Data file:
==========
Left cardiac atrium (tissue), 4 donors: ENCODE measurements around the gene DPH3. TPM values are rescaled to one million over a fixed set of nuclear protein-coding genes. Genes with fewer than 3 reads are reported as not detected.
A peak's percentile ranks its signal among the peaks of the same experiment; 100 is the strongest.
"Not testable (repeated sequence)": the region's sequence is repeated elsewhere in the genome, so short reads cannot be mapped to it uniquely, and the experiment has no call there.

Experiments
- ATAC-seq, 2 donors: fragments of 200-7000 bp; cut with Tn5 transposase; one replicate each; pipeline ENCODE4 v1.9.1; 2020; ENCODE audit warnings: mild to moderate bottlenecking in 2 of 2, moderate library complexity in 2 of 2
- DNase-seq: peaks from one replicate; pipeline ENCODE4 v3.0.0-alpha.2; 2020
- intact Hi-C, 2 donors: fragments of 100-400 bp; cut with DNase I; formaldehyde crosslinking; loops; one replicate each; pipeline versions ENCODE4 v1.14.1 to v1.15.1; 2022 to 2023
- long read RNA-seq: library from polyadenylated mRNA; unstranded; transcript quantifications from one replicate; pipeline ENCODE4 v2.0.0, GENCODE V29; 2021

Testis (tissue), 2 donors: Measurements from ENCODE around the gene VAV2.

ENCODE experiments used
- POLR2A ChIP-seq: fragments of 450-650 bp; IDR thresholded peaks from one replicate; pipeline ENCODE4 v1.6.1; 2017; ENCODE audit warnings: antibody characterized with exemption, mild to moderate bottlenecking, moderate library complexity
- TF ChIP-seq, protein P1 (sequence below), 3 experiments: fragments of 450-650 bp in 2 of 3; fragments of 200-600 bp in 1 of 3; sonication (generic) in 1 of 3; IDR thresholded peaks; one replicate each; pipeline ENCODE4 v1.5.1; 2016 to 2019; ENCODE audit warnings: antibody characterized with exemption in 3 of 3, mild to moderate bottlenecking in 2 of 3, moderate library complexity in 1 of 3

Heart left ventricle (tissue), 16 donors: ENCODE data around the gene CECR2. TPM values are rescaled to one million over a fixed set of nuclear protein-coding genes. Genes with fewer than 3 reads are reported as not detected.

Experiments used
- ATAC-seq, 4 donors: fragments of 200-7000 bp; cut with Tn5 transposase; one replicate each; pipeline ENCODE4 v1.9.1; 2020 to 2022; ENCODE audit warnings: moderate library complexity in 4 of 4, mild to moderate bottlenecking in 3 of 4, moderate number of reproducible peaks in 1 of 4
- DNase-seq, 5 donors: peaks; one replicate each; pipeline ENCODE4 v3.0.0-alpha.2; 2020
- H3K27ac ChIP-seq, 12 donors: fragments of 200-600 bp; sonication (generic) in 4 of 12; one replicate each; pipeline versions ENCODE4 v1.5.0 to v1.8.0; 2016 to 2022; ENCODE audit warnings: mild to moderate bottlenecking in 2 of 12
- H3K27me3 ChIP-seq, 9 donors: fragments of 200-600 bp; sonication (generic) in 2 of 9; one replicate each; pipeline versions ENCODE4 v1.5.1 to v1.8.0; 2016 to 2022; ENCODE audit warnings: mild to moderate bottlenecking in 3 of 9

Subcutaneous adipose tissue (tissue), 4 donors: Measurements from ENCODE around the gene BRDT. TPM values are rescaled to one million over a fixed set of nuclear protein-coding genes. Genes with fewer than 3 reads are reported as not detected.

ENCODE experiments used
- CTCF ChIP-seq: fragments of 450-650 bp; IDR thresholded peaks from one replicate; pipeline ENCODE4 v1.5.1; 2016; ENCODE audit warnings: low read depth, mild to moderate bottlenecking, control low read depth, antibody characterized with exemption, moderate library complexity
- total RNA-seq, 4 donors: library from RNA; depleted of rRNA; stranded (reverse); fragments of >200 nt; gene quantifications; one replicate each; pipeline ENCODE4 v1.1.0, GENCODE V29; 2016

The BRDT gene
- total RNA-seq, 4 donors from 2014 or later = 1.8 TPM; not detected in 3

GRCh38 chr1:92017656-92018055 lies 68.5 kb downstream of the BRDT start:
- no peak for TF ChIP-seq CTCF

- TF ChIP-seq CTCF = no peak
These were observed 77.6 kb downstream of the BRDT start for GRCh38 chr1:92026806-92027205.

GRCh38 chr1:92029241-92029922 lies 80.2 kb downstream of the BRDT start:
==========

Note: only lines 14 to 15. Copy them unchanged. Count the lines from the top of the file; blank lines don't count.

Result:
Experiments used
- ATAC-seq, 4 donors: fragments of 200-7000 bp; cut with Tn5 transposase; one replicate each; pipeline ENCODE4 v1.9.1; 2020 to 2022; ENCODE audit warnings: moderate library complexity in 4 of 4, mild to moderate bottlenecking in 3 of 4, moderate number of reproducible peaks in 1 of 4